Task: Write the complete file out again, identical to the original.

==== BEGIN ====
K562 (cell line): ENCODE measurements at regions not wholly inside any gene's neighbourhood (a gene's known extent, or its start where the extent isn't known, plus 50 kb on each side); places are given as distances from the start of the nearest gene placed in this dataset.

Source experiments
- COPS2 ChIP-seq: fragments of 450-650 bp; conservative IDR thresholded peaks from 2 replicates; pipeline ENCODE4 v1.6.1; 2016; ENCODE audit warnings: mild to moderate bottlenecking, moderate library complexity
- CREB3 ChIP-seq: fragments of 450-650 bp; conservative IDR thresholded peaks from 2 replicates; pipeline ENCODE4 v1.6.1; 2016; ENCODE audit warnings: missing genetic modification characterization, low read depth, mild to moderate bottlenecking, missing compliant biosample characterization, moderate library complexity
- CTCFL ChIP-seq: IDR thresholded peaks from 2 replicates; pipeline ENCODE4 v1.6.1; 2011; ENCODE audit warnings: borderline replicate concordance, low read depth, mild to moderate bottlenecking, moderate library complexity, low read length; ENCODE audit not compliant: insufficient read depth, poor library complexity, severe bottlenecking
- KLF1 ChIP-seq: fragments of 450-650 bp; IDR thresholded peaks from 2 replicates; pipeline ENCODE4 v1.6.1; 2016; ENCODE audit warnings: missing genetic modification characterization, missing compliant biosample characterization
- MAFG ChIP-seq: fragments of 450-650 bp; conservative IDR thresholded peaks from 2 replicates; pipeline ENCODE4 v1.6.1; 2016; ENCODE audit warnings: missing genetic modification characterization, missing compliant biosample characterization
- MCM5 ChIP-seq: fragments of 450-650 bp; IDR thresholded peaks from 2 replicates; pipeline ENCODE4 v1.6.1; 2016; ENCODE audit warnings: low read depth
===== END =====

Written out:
K562 (cell line): ENCODE measurements at regions not wholly inside any gene's neighbourhood (a gene's known extent, or its start where the extent isn't known, plus 50 kb on each side); places are given as distances from the start of the nearest gene placed in this dataset.

Source experiments
- COPS2 ChIP-seq: fragments of 450-650 bp; conservative IDR thresholded peaks from 2 replicates; pipeline ENCODE4 v1.6.1; 2016; ENCODE audit warnings: mild to moderate bottlenecking, moderate library complexity
- CREB3 ChIP-seq: fragments of 450-650 bp; conservative IDR thresholded peaks from 2 replicates; pipeline ENCODE4 v1.6.1; 2016; ENCODE audit warnings: missing genetic modification characterization, low read depth, mild to moderate bottlenecking, missing compliant biosample characterization, moderate library complexity
- CTCFL ChIP-seq: IDR thresholded peaks from 2 replicates; pipeline ENCODE4 v1.6.1; 2011; ENCODE audit warnings: borderline replicate concordance, low read depth, mild to moderate bottlenecking, moderate library complexity, low read length; ENCODE audit not compliant: insufficient read depth, poor library complexity, severe bottlenecking
- KLF1 ChIP-seq: fragments of 450-650 bp; IDR thresholded peaks from 2 replicates; pipeline ENCODE4 v1.6.1; 2016; ENCODE audit warnings: missing genetic modification characterization, missing compliant biosample characterization
- MAFG ChIP-seq: fragments of 450-650 bp; conservative IDR thresholded peaks from 2 replicates; pipeline ENCODE4 v1.6.1; 2016; ENCODE audit warnings: missing genetic modification characterization, missing compliant biosample characterization
- MCM5 ChIP-seq: fragments of 450-650 bp; IDR thresholded peaks from 2 replicates; pipeline ENCODE4 v1.6.1; 2016; ENCODE audit warnings: low read depth